FAA prepares for critical upgrade to traffic-flow management network

Aviation International News » June 2003
October 12, 2007, 7:17 AM

The U.S. ATC central nervous system–known as the traffic-flow management system–has nearly outgrown its capacity, prompting the FAA to call for modernization of this critical infrastructure. The complex computer system is the heart of the National Airspace System Command Center in Herndon, Va., which continuously feeds traffic-flow information to ARTCCs, Tracons, towers, civil operators, military bases and other U.S. and overseas locations.

Developed in the mid-1980s, the current system has undergone several major upgrades, with more than 50 new capabilities added since 1998. It employs three distinct computer workstation and display technologies, using five software languages, and runs 10 different flow-control programs, with outputs to five separate control networks supporting 30 unique control programs. But its capabilities are stretched, and the FAA intends that modernization must now totally replace, rather than further update, today’s system.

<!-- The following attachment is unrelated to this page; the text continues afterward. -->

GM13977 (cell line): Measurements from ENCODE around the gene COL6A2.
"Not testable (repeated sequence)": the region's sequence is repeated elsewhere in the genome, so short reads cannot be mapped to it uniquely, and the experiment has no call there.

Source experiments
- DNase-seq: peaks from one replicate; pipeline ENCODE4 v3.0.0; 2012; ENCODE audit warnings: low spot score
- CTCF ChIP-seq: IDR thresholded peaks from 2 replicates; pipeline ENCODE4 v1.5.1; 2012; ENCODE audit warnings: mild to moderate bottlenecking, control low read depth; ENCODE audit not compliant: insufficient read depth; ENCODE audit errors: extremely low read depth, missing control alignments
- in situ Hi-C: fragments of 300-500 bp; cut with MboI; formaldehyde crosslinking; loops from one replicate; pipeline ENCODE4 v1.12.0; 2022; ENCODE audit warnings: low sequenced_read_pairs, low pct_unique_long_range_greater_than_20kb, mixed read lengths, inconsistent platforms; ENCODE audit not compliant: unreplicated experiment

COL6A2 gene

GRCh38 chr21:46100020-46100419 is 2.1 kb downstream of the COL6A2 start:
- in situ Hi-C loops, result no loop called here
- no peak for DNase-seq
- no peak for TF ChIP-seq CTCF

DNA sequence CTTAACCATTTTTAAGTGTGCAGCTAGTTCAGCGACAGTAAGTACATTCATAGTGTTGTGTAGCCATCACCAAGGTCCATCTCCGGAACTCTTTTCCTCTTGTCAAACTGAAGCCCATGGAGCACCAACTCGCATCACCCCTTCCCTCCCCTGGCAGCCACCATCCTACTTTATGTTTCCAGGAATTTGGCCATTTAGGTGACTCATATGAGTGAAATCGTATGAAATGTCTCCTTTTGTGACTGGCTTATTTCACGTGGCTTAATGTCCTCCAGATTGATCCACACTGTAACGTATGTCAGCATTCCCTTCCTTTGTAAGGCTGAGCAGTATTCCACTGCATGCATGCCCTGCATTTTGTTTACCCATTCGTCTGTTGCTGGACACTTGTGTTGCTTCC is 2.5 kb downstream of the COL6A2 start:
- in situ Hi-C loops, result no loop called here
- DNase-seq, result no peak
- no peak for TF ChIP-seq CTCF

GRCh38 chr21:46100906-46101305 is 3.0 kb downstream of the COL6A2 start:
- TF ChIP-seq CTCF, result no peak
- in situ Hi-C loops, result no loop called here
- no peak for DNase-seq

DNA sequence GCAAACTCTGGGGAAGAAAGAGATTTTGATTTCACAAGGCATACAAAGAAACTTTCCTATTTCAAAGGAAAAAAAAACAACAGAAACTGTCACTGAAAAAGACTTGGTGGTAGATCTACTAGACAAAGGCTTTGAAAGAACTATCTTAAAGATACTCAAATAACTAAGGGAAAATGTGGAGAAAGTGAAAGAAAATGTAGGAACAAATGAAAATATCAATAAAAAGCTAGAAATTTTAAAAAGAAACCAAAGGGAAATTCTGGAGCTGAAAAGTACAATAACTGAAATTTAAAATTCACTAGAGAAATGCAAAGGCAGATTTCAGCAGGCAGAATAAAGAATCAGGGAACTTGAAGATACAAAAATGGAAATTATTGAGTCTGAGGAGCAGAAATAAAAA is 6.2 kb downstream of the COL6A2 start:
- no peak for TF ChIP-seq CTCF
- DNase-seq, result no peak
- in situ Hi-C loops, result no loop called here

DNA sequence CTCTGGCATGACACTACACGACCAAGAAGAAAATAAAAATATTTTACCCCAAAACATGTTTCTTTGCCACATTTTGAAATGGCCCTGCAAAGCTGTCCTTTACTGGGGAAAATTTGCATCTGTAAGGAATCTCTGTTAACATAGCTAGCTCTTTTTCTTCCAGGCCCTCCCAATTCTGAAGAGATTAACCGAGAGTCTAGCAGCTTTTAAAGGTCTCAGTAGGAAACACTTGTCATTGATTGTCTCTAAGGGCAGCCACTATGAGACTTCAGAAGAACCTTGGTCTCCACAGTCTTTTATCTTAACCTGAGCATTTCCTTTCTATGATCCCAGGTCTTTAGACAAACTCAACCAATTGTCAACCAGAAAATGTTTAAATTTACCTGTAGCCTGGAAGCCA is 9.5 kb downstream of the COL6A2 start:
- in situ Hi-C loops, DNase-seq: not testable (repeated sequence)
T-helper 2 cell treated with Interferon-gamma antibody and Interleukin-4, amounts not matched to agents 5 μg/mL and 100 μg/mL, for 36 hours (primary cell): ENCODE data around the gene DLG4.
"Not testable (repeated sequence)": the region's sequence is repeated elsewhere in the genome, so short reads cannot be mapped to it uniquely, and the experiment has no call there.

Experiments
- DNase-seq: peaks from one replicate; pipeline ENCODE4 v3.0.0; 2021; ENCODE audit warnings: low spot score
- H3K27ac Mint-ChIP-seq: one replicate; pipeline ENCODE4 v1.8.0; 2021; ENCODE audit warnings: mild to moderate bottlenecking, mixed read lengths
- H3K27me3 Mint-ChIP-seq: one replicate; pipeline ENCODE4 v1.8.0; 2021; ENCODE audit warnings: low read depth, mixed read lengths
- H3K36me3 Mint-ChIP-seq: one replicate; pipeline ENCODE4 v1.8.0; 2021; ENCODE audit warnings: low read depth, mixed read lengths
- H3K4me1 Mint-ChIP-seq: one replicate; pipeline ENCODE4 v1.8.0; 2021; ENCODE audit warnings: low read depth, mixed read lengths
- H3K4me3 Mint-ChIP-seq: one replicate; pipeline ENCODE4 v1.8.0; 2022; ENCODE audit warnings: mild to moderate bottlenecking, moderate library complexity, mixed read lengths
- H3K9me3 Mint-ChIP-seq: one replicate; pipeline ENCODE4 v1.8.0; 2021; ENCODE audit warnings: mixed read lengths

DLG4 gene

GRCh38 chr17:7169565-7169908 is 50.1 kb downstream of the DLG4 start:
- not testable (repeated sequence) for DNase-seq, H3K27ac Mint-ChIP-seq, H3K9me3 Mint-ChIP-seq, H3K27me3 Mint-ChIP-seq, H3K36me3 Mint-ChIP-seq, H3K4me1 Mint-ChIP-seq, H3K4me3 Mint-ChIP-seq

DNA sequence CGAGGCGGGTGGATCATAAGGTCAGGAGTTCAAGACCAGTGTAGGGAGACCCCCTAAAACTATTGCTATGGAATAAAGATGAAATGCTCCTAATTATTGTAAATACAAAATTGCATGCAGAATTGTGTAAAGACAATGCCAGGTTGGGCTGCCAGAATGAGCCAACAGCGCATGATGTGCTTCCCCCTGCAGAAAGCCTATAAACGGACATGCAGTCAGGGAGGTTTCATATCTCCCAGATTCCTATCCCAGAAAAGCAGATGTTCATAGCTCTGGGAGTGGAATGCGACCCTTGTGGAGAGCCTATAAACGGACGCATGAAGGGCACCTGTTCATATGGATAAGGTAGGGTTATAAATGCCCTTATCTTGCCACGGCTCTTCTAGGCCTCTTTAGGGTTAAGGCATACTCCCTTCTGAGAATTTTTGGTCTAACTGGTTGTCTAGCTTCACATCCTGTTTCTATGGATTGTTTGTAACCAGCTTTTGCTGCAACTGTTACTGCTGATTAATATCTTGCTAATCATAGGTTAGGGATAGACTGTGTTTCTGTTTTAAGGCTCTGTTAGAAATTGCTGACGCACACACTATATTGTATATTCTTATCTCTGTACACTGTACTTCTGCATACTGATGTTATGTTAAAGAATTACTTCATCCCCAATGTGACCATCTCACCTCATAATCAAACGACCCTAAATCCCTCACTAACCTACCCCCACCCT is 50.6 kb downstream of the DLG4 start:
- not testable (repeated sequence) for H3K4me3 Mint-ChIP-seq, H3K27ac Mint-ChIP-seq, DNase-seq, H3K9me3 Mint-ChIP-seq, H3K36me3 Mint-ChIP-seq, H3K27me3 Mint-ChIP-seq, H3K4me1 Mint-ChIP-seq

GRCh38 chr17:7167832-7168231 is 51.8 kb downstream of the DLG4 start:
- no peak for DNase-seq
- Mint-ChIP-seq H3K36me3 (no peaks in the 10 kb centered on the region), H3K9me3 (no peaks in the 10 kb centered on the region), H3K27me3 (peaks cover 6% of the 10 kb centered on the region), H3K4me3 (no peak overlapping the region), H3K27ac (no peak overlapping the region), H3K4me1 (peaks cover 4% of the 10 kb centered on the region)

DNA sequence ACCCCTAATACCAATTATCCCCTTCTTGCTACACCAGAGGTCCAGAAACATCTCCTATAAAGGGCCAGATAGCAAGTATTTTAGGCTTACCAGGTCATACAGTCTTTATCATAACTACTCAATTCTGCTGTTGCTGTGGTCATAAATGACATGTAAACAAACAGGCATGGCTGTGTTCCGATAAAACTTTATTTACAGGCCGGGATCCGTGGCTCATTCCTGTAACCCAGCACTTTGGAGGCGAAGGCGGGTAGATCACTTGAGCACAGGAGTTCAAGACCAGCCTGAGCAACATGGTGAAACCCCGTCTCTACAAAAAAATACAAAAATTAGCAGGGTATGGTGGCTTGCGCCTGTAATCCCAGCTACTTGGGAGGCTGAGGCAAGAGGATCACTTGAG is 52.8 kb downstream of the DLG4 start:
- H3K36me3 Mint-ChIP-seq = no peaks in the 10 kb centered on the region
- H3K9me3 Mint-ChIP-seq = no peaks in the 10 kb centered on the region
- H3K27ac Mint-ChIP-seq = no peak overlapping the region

Economic and political imperatives are also driving factors. Aviation is acknowledged as fueling America’s economic growth, causing FAA Administrator Marion Blakey to say that “we need to do what we can to help the industry recover, through technology, through greater efficiencies and through sensible and non-burdensome regulatory schemes.”

The FAA has requested bids, with three bidders to be awarded $2.5 million design contracts. Each will then submit proposals in November for the $100 million production contract, which is expected to be awarded in March next year.

For traffic-flow management, the FAA is exempt from accepting the traditional lowest bid since the technical proposal is significantly more important than a bidder’s contract-management proposal, and because “price is least important.” Emphasis on contract management reflects past difficulties with large programs such as WAAS, which is five years late and has nearly quadrupled in cost.

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